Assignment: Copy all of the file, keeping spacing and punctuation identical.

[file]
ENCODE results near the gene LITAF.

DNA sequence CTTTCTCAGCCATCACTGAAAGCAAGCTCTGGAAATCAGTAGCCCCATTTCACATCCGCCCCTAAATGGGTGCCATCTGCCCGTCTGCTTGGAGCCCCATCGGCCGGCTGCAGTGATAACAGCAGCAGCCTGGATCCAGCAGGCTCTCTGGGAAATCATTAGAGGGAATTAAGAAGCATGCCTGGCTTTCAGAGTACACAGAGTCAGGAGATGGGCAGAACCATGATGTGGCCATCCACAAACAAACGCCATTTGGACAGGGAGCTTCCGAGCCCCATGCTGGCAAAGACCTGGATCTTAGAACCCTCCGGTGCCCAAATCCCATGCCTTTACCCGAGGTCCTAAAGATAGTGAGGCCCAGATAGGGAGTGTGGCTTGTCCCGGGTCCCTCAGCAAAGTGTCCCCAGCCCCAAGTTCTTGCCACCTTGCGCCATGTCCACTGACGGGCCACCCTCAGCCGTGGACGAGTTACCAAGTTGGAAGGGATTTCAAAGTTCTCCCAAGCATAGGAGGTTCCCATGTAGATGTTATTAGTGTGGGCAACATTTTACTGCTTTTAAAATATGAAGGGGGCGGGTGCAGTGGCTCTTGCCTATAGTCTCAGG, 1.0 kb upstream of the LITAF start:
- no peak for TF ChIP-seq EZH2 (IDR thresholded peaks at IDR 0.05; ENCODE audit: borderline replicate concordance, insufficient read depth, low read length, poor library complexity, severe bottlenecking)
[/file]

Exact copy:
ENCODE results near the gene LITAF.

DNA sequence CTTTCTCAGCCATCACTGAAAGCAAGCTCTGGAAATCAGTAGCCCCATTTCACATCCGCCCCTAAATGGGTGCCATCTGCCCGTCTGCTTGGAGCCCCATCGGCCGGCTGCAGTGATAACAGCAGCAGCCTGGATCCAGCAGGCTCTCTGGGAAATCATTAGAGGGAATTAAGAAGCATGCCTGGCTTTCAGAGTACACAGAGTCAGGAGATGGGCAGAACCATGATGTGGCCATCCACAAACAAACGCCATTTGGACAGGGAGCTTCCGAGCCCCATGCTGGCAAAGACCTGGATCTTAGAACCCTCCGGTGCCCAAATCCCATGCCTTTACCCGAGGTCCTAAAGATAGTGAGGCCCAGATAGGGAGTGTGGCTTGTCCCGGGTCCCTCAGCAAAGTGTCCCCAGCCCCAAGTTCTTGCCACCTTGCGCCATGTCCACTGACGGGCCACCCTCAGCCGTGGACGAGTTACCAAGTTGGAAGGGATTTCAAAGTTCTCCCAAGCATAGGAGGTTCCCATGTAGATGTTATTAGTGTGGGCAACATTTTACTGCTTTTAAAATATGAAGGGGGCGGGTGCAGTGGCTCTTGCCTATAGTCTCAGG, 1.0 kb upstream of the LITAF start:
- no peak for TF ChIP-seq EZH2 (IDR thresholded peaks at IDR 0.05; ENCODE audit: borderline replicate concordance, insufficient read depth, low read length, poor library complexity, severe bottlenecking)